Empty tanks and solar power

I can’t put it off any longer. 

It’s time to dump the waste tanks.  I put the crew in the PTV so I can concentrate on hitching up.  I secure the interior of the Casita, disconnect the power cord, remove the chocks, lock the door, and put up the step.  Hitching up goes quickly.  When I’m backing up to line up the hitch ball, I look in my side mirror and remember how the side of the PTV should look in relation to the side of the Casita.  It’s becoming practically intuitive.

It’s a cloudy, dreary morning.

I drive down to the dump station at the end of the campground.  Click on the photos if you want to see them better.

If you’ve never done this before, you can see it’s not a big deal.

I don’t know why the lid of the dump hole is usually missing at dump stations.  I use two rocks to wedge the end of the Rhino-flex sewer hose into the hole. 

Once the tanks are empty, I flush the sewer hose with fresh water, and compress it back into the bumper.

 Soon we’re back at our campsite.  

I back the Casita into our site, unhitch and do the hook-ups.  I sweep off the patio mat and rearrange the crew’s pen.  A man walks by and comments, “That’s a really nice trailer!”

Kathy and Bill come over from the neighboring campsite. 

We sit and talk at my campsite while Bridget and Spike look on from their pen.  The afternoon becomes sunny and warm.  Even though it’s Saturday, there are several empty campsites. 

Later while walking the crew, I meet a couple from Nova Scotia.  They’ve been fulltiming for about three years and they love it.

Near the camp host’s campsite there’s a rock with a smiley face on it.

Dogs love to pee on this rock!

I don’t know which came first, the painted face or the doggie pit stop, but Spike and Bridget use it often.

You may think I’ve dropped the idea of going solar.

Not by a long shot!  I’m not going to have the kit installed that I put in a previous post.  I have a secret solar designer — a reader of this blog — who’s been putting together a quality solar system for me.  He researched where I should order the necessary components, all quality products at good prices with substantial warranties.  So I’m going to get “a lot of bang for my buck.”   I placed the orders and now I’m waiting for the items to be received by Chip at Baker’s RV Service here in Truth or Consequences.  I’ll tell you all about the solar plans and show you photos of the installation.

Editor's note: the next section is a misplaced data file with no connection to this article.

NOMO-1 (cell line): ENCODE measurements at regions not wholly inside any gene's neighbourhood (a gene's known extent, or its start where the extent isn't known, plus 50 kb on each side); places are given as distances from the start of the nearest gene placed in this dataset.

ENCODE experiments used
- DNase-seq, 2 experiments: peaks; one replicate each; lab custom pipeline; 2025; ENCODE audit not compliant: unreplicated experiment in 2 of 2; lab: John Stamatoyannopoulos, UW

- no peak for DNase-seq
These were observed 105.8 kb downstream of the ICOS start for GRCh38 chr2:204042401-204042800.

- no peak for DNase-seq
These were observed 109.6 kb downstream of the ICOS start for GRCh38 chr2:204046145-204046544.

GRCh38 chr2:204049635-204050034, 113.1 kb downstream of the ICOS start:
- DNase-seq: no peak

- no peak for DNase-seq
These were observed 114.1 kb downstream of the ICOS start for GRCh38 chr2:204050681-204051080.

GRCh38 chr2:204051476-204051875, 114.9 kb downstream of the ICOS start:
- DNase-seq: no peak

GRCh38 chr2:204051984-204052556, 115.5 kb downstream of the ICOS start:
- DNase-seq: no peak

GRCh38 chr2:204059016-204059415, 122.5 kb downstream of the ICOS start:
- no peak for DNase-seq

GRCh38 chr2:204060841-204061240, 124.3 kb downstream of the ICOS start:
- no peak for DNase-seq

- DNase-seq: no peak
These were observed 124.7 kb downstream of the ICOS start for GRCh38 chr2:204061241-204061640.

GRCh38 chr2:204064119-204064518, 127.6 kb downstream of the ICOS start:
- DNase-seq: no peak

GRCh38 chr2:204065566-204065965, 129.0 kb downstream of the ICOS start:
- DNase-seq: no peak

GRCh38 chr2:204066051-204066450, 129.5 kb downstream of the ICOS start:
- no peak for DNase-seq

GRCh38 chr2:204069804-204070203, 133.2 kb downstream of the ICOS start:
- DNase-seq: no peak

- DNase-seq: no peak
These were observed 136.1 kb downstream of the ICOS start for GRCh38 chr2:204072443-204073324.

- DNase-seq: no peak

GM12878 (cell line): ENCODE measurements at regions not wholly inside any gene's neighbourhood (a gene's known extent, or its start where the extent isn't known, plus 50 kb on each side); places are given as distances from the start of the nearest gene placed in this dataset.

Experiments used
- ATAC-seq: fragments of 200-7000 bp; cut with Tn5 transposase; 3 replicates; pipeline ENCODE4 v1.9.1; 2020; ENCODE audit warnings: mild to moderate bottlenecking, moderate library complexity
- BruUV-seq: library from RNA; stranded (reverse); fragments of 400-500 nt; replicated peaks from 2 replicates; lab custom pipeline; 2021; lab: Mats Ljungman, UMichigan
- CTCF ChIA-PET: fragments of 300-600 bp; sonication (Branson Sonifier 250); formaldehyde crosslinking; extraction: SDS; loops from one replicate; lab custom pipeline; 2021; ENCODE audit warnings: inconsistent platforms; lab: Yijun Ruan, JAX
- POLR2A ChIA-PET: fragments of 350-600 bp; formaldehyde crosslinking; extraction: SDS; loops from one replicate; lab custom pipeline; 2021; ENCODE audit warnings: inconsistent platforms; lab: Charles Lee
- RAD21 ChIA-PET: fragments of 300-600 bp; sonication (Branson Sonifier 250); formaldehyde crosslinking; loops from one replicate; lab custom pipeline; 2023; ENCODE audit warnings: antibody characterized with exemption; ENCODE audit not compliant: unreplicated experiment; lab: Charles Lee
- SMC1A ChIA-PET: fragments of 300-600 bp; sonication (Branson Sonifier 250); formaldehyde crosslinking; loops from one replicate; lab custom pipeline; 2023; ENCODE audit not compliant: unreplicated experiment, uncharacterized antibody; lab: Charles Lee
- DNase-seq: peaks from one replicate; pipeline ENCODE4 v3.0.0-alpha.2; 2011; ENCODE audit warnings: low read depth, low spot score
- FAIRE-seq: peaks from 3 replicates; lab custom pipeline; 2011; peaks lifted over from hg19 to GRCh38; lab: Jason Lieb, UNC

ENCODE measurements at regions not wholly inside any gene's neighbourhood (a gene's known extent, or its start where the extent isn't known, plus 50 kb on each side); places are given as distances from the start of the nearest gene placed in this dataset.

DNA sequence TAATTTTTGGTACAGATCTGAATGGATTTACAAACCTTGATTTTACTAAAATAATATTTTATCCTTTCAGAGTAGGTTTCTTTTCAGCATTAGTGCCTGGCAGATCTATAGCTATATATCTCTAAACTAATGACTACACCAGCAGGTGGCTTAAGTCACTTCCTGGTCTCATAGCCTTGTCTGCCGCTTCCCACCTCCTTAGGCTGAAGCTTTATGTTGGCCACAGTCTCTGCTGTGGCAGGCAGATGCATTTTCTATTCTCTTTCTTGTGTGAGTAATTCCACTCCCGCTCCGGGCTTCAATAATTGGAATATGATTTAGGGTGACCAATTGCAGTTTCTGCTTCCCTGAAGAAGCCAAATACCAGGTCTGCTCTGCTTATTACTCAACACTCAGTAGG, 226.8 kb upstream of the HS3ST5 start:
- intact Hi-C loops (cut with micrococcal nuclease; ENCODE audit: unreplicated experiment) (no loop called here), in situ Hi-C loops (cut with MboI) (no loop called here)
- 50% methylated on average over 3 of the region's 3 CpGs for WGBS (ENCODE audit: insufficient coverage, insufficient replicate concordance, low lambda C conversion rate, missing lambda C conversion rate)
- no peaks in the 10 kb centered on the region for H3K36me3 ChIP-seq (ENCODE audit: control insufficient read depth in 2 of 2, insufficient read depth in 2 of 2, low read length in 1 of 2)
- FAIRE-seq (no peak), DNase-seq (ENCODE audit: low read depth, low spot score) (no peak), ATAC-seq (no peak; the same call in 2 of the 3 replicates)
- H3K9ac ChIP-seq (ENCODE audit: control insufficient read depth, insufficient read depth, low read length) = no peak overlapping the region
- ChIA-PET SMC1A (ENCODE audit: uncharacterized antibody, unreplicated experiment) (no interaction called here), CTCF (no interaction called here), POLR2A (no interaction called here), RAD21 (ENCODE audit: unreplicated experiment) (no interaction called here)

I’ll ask my mystery solar designer if he will let me reveal his name to you.  More about this project in future posts!  Now you know why I’m staying at Elephant Butte . . . The crew and I are going SOLAR!  I’m so excited!



About rvsueandcrew

Fulltime nomad
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22 Responses to Empty tanks and solar power

  1. Chuck says:

    People have given you some really good advise. The Rhino is a great hose system for dumping!
    Will be really interested in solar!!!

    • rvsueandcrew says:

      I’ve been fortunate all along the way from when I was back in Georgia up til now. People have given me advice and helped me make decisions . .. you included, Chuck!

      It makes the living easy.

  2. kayjulia says:

    I had my solar installed a few days ago. I have a small class A only 28′ long small by class A standards. I had my installation done at the Slabs by “The Sun Works”. I documented the process on my blog. I have only had it a few days but I like it a lot already. Since the install the weather hasn’t been perfect for solar, but my batteries are full by noon every day, then I charge my rechargeable tools like the lap top computer, cell phone, dust buster etc and still end the day with full batteries. I am sure you will like yours once you get it up and working. With solar there are more camping opportunities to enjoy !

    • rvsueandcrew says:

      Hi, kayjulia!

      Congratulations! Yesterday I read your post about getting solar installed. I envy you, that you are now reaping the rewards! Great photos of the installation. Anybody reading this, click on kayjulia’s name and you can see how how her solar was installed.

      Thanks for explaining how well it is working for you . . . now you are really free to roam. It’s a big step . . . The cost may hurt now, but in time that will be forgotten . . . Enjoy!

  3. Reine says:

    With the Wave 3 and Solar you’ll really be ready for a lot of dry camping and your major expenses will be behind you. If you haven’t already, have Chip install a MaxxAire Vent cover also. It will eventually rain and you may want to have the Fantastic fan open when it does.

  4. joolsjaunts says: